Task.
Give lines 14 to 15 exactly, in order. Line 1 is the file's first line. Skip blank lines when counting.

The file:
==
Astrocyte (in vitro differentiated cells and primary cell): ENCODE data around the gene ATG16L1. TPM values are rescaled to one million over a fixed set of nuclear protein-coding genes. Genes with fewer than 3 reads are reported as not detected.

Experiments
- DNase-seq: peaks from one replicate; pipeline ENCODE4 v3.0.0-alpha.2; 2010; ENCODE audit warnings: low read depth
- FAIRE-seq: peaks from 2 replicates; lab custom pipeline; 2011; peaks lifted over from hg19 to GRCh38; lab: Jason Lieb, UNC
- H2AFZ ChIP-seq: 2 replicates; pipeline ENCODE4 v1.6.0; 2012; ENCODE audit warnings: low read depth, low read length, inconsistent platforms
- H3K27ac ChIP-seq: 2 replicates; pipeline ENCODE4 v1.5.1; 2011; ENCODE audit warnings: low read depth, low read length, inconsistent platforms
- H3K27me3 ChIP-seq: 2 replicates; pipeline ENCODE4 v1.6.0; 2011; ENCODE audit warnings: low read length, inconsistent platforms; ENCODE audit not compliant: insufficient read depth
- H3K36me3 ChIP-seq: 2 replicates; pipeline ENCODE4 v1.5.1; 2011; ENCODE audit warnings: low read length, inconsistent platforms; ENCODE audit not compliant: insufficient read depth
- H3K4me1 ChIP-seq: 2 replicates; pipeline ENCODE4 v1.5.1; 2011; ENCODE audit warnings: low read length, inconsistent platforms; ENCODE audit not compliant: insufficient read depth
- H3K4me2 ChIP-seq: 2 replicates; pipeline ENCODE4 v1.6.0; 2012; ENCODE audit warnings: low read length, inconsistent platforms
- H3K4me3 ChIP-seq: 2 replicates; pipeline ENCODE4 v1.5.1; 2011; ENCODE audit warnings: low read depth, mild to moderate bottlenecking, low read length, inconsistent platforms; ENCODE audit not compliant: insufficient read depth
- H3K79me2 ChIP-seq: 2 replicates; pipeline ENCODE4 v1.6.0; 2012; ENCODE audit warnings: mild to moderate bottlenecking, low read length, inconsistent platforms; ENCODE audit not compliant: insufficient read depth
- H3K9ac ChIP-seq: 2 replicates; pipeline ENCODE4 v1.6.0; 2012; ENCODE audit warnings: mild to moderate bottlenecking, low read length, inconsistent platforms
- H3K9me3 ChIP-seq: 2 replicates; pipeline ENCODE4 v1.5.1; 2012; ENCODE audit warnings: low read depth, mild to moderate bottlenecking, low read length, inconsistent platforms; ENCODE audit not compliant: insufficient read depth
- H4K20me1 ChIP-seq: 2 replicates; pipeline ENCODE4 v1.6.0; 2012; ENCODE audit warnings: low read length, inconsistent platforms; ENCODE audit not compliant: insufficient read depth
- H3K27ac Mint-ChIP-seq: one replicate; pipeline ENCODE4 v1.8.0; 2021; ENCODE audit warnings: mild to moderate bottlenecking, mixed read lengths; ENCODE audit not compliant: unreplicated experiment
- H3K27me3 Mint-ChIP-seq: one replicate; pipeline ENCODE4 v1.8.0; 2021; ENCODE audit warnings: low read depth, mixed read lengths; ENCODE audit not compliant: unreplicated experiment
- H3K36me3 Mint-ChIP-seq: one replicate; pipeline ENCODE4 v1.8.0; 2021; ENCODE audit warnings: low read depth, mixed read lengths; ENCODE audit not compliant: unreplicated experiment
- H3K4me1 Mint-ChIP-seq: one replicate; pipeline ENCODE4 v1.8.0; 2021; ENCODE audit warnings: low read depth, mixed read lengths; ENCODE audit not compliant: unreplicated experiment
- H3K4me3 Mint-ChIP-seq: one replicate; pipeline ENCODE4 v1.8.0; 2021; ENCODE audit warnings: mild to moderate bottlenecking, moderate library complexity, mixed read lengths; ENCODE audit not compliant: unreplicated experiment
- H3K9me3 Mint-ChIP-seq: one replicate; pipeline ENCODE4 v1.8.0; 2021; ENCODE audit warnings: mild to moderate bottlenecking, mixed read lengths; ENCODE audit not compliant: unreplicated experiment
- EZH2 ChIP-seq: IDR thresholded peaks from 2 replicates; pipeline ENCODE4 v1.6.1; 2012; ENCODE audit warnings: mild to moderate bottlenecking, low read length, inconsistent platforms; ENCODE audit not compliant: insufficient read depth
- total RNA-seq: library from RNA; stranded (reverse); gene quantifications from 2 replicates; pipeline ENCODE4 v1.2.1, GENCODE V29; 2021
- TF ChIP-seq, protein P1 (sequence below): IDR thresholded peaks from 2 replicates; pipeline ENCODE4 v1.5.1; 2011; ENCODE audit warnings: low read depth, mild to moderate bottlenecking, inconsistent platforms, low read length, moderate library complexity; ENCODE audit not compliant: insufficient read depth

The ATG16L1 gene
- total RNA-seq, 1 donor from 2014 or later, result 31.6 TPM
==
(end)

- H3K9me3 ChIP-seq: 2 replicates; pipeline ENCODE4 v1.5.1; 2012; ENCODE audit warnings: low read depth, mild to moderate bottlenecking, low read length, inconsistent platforms; ENCODE audit not compliant: insufficient read depth
- H4K20me1 ChIP-seq: 2 replicates; pipeline ENCODE4 v1.6.0; 2012; ENCODE audit warnings: low read length, inconsistent platforms; ENCODE audit not compliant: insufficient read depth